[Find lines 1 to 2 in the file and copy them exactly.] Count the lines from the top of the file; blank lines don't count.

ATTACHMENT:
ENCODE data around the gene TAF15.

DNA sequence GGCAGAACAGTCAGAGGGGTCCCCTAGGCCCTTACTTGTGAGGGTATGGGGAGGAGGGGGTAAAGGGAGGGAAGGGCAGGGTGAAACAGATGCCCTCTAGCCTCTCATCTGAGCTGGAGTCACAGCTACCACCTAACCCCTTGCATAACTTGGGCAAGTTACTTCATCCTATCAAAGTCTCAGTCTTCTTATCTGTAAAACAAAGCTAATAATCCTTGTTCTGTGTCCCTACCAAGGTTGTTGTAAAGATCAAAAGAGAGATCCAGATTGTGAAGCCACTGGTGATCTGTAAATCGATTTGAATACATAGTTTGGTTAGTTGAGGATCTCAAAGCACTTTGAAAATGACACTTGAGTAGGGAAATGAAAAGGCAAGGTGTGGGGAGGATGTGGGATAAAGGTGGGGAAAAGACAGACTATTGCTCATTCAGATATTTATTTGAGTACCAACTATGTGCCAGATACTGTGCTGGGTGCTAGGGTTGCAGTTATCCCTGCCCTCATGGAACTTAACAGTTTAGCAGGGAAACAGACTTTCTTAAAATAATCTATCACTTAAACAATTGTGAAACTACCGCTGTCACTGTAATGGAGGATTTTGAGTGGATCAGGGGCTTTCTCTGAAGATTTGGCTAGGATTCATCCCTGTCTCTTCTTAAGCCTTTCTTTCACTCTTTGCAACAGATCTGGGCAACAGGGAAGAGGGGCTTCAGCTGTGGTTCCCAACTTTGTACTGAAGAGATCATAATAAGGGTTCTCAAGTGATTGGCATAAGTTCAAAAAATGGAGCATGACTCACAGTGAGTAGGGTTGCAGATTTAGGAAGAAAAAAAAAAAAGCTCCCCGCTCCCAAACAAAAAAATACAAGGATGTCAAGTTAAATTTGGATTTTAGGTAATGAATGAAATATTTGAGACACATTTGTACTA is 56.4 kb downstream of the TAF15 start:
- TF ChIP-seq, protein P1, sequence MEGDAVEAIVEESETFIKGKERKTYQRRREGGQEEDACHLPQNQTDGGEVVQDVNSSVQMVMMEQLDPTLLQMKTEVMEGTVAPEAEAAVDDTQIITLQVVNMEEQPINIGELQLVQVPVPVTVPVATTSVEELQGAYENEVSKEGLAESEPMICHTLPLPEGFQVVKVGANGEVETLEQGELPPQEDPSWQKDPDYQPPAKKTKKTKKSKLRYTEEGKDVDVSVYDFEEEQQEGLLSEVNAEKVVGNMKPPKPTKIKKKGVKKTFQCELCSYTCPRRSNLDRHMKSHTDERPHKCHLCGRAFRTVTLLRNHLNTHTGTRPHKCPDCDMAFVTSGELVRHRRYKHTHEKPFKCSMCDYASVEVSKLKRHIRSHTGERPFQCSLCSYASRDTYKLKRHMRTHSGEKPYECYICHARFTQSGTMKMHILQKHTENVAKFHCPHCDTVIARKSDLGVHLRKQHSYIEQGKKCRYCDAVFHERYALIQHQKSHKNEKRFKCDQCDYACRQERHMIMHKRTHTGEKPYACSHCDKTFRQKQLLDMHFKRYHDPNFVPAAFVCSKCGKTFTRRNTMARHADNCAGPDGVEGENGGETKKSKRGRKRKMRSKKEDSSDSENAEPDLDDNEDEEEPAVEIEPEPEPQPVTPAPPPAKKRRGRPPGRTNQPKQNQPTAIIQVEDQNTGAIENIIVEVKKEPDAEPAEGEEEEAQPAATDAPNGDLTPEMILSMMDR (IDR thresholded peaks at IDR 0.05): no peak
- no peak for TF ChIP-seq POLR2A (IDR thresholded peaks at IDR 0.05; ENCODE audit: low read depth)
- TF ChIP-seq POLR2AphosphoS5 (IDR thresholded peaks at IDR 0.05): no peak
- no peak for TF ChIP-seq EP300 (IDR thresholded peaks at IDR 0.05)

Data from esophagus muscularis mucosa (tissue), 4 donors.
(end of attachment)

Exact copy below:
ENCODE data around the gene TAF15.

DNA sequence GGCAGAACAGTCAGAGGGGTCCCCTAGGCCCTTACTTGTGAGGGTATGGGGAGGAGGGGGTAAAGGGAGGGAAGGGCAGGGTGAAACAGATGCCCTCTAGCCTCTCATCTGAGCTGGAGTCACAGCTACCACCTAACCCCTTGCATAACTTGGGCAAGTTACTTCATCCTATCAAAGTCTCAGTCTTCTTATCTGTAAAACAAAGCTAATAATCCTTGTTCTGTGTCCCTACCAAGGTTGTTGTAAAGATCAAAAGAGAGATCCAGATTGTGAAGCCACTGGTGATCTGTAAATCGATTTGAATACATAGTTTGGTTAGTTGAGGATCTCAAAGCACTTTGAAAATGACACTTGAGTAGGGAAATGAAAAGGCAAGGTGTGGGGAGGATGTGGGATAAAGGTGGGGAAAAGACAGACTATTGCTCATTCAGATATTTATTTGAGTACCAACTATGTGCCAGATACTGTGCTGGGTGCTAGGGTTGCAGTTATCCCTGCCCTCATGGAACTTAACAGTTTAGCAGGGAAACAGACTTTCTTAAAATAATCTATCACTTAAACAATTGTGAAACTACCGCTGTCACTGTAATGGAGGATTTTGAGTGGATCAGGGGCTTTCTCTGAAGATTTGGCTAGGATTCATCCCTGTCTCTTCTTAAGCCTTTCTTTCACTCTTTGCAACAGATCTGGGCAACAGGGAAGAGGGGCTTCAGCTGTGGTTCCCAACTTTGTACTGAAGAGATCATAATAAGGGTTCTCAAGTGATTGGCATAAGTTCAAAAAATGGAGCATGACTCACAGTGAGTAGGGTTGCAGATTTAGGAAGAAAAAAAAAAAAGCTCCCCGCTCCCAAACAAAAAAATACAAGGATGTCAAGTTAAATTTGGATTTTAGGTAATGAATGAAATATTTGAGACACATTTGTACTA is 56.4 kb downstream of the TAF15 start: